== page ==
Indian accusations not to help peace: Pakistan
Islamabad - "Pointing fingers before investigation is not a healthy trend," said Foreign Office spokesperson Qazi Khalilullah.
By Afzal Khan
Published: Fri 31 Jul 2015, 12:00 AM
Last updated: Fri 31 Jul 2015, 10:12 AM
Pakistan Foreign Office on Thursday termed as "unfortunate" the Indian accusations that attackers of the Gurdaspur terrorist attack on a police post that killed seven people came from Pakistan and said countering terrorism could only be possible through mutual cooperation.
"Pointing fingers before investigation is not a healthy trend," said Foreign Office spokesperson Qazi Khalilullah at a news briefing here.
Qazi said that statements of Indian officials over Punjab attack were reflection of Modi government's war hysteria. He said Pakistan itself is a victim of terrorism and fighting against terrorism for peace in the region. The spokesman said that statements of Indian leaders were disappointing and would not be helpful for peace in the region.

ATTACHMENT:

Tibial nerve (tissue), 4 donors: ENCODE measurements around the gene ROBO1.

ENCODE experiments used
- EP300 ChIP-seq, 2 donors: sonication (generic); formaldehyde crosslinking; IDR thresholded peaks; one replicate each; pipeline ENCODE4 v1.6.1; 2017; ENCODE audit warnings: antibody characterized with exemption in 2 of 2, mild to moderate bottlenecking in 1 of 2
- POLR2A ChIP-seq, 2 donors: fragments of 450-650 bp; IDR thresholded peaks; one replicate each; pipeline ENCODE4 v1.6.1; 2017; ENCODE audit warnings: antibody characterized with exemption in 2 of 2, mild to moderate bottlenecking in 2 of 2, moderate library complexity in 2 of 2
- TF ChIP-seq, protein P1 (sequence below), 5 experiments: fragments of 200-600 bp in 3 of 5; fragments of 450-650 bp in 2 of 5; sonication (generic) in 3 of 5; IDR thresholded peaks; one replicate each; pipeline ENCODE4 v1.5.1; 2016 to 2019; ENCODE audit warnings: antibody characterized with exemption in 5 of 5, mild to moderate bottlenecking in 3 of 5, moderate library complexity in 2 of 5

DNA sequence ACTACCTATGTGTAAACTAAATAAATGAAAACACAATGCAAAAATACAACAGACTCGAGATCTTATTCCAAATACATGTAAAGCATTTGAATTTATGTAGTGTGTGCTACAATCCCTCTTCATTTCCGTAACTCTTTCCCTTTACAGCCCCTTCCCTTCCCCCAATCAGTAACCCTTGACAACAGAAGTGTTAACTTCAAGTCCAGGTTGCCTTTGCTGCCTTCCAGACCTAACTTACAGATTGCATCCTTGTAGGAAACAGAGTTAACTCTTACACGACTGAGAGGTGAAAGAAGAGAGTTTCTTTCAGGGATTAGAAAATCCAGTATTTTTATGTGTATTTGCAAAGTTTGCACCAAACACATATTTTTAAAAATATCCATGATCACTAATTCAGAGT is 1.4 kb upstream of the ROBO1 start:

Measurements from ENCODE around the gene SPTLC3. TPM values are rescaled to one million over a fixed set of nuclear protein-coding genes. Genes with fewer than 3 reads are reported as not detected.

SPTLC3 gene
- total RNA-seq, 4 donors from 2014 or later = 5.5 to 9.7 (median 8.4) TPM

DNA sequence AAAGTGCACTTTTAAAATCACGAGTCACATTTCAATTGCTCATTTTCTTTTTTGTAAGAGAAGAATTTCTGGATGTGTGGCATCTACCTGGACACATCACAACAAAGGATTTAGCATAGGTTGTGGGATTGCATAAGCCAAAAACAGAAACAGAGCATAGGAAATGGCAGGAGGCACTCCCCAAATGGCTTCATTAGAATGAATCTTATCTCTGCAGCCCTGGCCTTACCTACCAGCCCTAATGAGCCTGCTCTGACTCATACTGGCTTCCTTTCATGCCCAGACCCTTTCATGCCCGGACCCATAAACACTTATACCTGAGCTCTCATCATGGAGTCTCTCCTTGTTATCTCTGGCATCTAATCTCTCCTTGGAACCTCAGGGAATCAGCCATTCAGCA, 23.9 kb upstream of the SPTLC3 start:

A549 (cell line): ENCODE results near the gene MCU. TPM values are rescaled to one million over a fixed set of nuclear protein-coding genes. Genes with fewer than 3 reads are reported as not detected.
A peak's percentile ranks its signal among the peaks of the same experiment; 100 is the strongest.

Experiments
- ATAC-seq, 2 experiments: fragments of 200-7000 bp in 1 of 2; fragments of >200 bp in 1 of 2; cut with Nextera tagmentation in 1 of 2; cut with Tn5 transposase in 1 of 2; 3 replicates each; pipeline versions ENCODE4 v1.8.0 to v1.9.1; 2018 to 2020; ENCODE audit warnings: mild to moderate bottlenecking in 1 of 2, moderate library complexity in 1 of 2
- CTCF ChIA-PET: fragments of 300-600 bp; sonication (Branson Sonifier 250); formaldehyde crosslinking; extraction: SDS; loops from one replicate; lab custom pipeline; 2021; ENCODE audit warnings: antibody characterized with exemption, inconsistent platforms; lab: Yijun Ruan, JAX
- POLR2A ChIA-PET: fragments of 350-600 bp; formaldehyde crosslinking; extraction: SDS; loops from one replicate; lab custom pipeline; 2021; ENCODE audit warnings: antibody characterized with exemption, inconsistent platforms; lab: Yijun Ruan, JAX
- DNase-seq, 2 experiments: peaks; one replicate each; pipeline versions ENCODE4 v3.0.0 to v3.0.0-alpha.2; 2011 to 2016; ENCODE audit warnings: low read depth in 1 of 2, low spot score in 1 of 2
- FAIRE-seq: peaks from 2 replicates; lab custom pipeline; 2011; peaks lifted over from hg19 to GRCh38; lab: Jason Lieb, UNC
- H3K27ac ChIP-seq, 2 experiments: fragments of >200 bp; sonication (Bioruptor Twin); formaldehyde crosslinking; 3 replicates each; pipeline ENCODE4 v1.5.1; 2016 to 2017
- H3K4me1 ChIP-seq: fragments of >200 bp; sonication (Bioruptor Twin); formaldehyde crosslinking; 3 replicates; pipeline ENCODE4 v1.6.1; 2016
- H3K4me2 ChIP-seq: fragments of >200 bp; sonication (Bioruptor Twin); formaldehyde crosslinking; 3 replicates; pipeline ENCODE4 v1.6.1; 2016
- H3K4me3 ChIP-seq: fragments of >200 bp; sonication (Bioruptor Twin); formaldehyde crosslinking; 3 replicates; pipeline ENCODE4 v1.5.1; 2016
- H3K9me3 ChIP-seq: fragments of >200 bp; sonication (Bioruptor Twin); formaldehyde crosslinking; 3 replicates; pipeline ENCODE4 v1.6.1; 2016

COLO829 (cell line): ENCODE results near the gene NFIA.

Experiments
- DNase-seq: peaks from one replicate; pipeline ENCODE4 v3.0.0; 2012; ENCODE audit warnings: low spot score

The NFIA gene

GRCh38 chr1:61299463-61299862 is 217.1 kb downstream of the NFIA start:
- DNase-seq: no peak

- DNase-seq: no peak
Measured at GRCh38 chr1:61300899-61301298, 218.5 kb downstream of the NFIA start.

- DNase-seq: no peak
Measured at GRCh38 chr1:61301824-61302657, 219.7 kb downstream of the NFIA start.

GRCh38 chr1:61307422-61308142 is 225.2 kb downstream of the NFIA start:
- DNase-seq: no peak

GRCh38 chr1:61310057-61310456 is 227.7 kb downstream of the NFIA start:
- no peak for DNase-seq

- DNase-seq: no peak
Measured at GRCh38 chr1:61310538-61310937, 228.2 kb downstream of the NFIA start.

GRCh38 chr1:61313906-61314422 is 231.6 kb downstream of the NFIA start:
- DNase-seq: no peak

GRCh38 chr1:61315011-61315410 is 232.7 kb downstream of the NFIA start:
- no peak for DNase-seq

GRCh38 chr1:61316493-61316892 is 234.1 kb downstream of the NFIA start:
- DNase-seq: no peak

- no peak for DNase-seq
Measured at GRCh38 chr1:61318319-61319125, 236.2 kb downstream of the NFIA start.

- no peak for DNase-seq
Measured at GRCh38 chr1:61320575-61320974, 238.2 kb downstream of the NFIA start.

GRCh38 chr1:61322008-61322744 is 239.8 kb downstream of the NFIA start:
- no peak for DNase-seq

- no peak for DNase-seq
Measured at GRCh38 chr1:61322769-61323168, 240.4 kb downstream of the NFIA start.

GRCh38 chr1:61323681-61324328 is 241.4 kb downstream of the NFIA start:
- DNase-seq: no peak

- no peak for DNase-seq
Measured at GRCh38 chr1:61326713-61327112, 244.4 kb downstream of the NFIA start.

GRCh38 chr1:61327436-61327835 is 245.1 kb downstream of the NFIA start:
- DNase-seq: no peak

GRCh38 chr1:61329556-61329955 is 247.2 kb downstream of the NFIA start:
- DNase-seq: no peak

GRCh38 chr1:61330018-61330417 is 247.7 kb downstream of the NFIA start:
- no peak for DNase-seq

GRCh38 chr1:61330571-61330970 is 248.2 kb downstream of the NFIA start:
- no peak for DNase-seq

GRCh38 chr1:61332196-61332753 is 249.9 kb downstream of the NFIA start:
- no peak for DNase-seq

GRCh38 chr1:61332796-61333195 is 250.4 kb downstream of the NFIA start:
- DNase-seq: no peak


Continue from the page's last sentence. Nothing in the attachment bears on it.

He said Indian media and leaders started raising fingers towards Pakistan soon after the terror attack took place. Indian Home Minister Rajnath Singh told the Lok Sabha in New Delhi on Thursday that the gunmen who stormed a police station and killed seven people in India's Punjab had come from Pakistan, according to a preliminary report.
Singh claimed the Global Positioning System (GPS) devices, which belonged to the terrorists and were recovered after they were shot dead, established that they crossed into India through the River Ravi.
"The trio was dressed in army fatigues and equipped with Chinese-made grenades and AK-47s," he added.
Talking about India's aggression at the Line of Control (LoC) and Working Boundary, Qazi Khalilullah said Pakistan is capable of defending itself against any aggression. He added the Pakistani high commissioner to India, Abdul Basit, postponed his visit to Chandigarh following the incident because the Indian government did not permit his driver and two other officers to travel with him.